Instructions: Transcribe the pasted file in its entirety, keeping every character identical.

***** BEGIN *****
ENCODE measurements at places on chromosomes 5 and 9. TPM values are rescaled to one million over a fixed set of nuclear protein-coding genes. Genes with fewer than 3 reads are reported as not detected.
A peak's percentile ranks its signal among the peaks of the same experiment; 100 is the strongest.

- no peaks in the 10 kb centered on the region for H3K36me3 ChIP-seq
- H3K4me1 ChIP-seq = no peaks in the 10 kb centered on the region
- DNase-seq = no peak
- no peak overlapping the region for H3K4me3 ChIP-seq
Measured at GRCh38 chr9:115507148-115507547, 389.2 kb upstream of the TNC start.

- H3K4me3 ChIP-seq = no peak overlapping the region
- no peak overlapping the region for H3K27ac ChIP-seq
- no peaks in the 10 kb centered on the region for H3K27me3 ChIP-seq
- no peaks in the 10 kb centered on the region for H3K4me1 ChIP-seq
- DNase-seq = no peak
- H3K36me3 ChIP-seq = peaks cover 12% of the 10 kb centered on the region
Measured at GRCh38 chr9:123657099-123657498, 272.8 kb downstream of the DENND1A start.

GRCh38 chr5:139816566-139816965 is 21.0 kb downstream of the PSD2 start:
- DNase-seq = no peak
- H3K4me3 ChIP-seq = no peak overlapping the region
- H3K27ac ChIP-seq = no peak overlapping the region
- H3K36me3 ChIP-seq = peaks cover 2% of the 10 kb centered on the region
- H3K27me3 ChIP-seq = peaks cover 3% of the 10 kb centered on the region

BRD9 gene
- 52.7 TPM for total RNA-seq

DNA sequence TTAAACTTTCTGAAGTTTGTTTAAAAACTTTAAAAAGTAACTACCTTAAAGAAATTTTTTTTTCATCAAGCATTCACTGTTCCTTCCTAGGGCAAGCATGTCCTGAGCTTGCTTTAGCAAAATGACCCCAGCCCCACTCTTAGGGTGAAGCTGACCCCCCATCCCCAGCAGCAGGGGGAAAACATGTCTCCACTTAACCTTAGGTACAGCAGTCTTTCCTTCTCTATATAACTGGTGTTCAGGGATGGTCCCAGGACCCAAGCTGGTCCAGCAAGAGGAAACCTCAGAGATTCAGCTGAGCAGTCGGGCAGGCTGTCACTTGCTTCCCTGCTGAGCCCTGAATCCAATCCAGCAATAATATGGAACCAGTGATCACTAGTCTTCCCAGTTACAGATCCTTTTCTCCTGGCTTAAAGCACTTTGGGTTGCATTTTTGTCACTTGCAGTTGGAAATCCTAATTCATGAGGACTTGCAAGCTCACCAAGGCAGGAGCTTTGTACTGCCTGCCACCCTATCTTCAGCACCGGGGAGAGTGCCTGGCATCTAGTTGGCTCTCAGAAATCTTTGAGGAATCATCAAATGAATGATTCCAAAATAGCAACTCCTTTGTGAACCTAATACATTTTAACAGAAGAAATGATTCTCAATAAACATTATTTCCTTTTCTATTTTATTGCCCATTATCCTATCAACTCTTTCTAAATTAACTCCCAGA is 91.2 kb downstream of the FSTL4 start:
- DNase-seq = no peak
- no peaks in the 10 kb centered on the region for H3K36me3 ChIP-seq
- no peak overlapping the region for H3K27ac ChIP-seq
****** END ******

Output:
ENCODE measurements at places on chromosomes 5 and 9. TPM values are rescaled to one million over a fixed set of nuclear protein-coding genes. Genes with fewer than 3 reads are reported as not detected.
A peak's percentile ranks its signal among the peaks of the same experiment; 100 is the strongest.

- no peaks in the 10 kb centered on the region for H3K36me3 ChIP-seq
- H3K4me1 ChIP-seq = no peaks in the 10 kb centered on the region
- DNase-seq = no peak
- no peak overlapping the region for H3K4me3 ChIP-seq
Measured at GRCh38 chr9:115507148-115507547, 389.2 kb upstream of the TNC start.

- H3K4me3 ChIP-seq = no peak overlapping the region
- no peak overlapping the region for H3K27ac ChIP-seq
- no peaks in the 10 kb centered on the region for H3K27me3 ChIP-seq
- no peaks in the 10 kb centered on the region for H3K4me1 ChIP-seq
- DNase-seq = no peak
- H3K36me3 ChIP-seq = peaks cover 12% of the 10 kb centered on the region
Measured at GRCh38 chr9:123657099-123657498, 272.8 kb downstream of the DENND1A start.

GRCh38 chr5:139816566-139816965 is 21.0 kb downstream of the PSD2 start:
- DNase-seq = no peak
- H3K4me3 ChIP-seq = no peak overlapping the region
- H3K27ac ChIP-seq = no peak overlapping the region
- H3K36me3 ChIP-seq = peaks cover 2% of the 10 kb centered on the region
- H3K27me3 ChIP-seq = peaks cover 3% of the 10 kb centered on the region

BRD9 gene
- 52.7 TPM for total RNA-seq

DNA sequence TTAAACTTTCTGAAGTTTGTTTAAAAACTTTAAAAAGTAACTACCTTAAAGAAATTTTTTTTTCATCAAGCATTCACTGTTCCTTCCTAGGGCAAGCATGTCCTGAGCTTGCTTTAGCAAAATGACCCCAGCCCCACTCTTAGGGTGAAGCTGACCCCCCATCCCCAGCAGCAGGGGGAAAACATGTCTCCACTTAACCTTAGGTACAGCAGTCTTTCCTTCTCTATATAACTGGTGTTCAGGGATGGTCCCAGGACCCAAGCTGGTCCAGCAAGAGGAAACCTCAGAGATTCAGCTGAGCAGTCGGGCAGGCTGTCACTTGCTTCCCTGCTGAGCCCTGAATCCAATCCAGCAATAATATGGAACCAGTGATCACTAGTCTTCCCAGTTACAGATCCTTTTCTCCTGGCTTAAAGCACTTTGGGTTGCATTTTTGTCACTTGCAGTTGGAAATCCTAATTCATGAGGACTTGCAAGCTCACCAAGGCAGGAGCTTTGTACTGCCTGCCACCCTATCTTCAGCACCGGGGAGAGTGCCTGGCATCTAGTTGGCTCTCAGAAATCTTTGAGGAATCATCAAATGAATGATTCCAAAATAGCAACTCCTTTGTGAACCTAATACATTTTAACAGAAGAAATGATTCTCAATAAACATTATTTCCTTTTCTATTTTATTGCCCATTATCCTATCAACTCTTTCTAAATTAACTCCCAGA is 91.2 kb downstream of the FSTL4 start:
- DNase-seq = no peak
- no peaks in the 10 kb centered on the region for H3K36me3 ChIP-seq
- no peak overlapping the region for H3K27ac ChIP-seq